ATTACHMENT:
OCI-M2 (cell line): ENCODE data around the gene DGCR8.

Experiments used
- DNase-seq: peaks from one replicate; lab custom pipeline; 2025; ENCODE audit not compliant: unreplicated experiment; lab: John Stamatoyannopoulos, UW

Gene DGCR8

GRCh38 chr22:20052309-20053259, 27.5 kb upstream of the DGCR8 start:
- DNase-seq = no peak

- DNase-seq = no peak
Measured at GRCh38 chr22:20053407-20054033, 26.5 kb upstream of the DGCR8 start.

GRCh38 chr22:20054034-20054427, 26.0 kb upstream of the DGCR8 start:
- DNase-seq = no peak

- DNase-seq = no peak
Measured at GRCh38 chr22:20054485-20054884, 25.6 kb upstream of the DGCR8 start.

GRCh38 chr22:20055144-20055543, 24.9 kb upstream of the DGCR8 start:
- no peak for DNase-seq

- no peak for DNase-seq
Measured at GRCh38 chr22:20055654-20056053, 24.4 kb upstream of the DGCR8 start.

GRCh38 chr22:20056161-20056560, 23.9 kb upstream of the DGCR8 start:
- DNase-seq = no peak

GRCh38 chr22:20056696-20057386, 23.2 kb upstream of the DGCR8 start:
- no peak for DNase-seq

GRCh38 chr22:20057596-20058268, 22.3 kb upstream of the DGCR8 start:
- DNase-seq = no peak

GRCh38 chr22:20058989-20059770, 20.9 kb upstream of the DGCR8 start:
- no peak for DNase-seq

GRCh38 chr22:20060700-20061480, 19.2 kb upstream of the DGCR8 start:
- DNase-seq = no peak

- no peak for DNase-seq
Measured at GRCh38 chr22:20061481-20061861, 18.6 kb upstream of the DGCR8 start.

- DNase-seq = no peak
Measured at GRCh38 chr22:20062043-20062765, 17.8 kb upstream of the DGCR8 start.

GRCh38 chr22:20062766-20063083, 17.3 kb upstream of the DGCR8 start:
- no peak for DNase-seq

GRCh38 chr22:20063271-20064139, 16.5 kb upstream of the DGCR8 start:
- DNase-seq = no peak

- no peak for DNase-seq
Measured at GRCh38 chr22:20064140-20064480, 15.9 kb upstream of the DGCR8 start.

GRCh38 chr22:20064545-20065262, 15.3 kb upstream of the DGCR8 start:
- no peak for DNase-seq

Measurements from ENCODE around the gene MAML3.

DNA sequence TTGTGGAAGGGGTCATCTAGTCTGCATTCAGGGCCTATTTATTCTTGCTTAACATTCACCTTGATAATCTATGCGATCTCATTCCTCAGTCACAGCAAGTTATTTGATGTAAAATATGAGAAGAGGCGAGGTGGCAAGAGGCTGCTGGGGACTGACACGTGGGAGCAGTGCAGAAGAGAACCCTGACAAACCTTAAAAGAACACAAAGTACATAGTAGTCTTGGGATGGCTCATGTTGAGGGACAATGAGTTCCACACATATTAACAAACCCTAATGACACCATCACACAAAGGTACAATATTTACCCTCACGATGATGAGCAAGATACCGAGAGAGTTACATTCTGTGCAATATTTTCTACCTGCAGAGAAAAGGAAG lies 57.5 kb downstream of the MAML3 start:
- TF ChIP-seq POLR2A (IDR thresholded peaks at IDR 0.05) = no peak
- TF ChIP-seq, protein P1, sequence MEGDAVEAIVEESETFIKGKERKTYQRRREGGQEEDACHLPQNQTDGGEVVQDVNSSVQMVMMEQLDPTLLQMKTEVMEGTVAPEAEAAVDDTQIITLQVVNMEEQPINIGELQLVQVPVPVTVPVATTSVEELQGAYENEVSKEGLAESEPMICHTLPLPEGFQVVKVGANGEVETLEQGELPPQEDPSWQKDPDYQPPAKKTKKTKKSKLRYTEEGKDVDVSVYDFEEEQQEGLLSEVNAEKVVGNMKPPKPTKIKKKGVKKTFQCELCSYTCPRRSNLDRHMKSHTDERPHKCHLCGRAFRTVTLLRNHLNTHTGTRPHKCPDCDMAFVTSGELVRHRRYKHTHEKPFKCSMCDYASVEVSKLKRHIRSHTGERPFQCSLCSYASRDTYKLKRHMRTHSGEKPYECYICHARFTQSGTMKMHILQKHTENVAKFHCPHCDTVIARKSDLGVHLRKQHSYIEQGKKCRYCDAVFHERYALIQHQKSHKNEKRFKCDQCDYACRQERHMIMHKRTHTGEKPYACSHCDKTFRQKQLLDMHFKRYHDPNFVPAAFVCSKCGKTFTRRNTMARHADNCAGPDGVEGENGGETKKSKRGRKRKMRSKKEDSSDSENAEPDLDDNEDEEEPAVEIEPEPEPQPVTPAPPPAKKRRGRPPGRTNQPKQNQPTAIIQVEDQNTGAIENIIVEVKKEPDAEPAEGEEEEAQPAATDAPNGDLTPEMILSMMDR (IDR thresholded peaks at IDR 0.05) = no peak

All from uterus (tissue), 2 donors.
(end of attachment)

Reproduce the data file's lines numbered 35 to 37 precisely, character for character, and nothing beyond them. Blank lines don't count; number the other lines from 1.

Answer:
- no peak for DNase-seq
Measured at GRCh38 chr22:20064140-20064480, 15.9 kb upstream of the DGCR8 start.

GRCh38 chr22:20064545-20065262, 15.3 kb upstream of the DGCR8 start: